Nonfiction November: Diversity

cork w booksI’m trying to get my post up earlier this week–yay for Monday morning, um, afternoon! This week’s topic, hosted by Becca at I’m Lost in Books, is diversity in nonfiction writing.

Diversity and Nonfiction: What does “diversity” in books mean to you? Does it refer to book’s location or subject matter? Or is it the author’s nationality or background? What countries/cultures do you tend to enjoy or read about most in your nonfiction? What countries/cultures would you like nonfiction recommendations for?

Diversity in books is something I’ve given quite a bit of thought to mainly because I feel like my reading isn’t diverse enough. It’s something that I’ve gotten better about since I started a book blog, though, because the more I keep track of what I’m reading, the more aware I am of the choices I make. To me, diversity means reading across genres as well as reading books that present different world views. I love reading about people and places that I know nothing about and opening myself up to an author’s/narrator’s point of view. However, I will say that I’m not completely open-minded when it comes to choosing a book; I’m not interested in reading the work of someone whose political or religious ideology is distasteful to me. Life is too short.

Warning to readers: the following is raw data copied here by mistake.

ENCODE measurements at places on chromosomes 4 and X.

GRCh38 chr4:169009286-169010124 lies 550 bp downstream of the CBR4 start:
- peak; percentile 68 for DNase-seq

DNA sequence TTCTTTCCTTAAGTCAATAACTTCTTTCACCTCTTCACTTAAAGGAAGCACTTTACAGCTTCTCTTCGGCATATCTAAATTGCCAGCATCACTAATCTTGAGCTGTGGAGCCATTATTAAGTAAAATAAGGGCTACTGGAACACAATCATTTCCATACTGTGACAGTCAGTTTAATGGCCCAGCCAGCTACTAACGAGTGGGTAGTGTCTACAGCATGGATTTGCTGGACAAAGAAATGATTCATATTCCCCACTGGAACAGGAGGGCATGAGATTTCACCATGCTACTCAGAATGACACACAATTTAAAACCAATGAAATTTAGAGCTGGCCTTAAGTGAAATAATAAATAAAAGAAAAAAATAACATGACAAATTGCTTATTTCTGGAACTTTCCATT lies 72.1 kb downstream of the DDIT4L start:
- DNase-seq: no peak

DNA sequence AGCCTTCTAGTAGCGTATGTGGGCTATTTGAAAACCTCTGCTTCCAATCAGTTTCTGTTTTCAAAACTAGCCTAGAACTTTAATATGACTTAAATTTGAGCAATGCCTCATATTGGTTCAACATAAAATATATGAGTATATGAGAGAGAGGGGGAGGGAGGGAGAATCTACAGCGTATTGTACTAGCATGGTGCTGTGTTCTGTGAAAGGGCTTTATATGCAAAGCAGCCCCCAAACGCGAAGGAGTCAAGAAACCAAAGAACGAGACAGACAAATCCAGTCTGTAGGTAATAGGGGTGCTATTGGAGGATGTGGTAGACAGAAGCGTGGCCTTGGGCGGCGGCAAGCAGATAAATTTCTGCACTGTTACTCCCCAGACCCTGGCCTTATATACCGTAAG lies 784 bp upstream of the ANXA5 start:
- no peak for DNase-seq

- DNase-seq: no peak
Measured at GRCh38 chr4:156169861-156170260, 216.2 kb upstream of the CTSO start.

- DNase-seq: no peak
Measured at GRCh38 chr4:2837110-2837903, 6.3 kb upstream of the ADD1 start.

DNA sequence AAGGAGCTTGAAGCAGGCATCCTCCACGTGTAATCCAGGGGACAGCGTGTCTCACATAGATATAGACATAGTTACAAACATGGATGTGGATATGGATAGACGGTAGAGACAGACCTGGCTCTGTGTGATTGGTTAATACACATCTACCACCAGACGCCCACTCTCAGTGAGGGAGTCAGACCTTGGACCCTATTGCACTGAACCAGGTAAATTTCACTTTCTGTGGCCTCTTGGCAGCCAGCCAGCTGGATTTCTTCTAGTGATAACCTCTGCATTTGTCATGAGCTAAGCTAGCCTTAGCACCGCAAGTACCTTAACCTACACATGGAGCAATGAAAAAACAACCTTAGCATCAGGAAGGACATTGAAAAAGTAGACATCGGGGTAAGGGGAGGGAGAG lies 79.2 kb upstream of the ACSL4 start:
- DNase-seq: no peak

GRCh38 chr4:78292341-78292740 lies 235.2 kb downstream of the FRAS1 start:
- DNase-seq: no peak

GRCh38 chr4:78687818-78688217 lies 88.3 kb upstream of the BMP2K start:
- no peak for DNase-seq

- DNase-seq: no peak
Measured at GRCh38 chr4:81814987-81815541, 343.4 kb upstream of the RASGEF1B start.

I particularly enjoy reading books about Africa and Asia, because the foreign-ness of those cultures is fascinating to me. I’m also interested in Eastern religions like Hinduism and Buddhism and so enjoy delving into works that reflect those philosophies. I think it comes down to what I have an affinity for, although I’m open to reading about other people and places as well. I prefer to read books that are written by natives to the places they write about, even as an outsider’s point of view can be interesting, too. See, diversity! 🙂

I would love to have further recommendations for nonfiction works about Africa and Nigeria in particular.

What about you? Do you read “diversely”? What does the term mean to you?

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6 thoughts on “Nonfiction November: Diversity

  1. Jess - A Book Hoarder

    Somehow I’ve done the opposite from you and I think my reading has gotten more narrow since I started blogging. It is something I am now working to change. I agree with you about reading books that you know you are going to inherently disagree with. Life’s too short.

    Reply
  2. Becca Lostinbooks

    My reading has definitely broadened since beginning blogging. I used to be such a SNOB. No kidding! Now I read almost anything and, like you, keeping track of what I read has helped me see more of what kind of books I read a lot of.
    I recommend A Long Way Gone by Ishmael Beah. Looking through my list I realize that this is the only NF I’ve read in Africa. Seems odd because I’ve read several fiction books there.

    Reply
  3. Jay

    You might find Tim Crother’s “The Queen of Katwe” interesting. It’s about a young girl living in abject poverty in the slums of Kampala, Uganda, who finds a way out when she becomes something of a chess prodigy. (You don’t really need to know anything about chess to enjoy it – I actually don’t think the author knows much about chess either 🙂 )
    -Jay

    Reply

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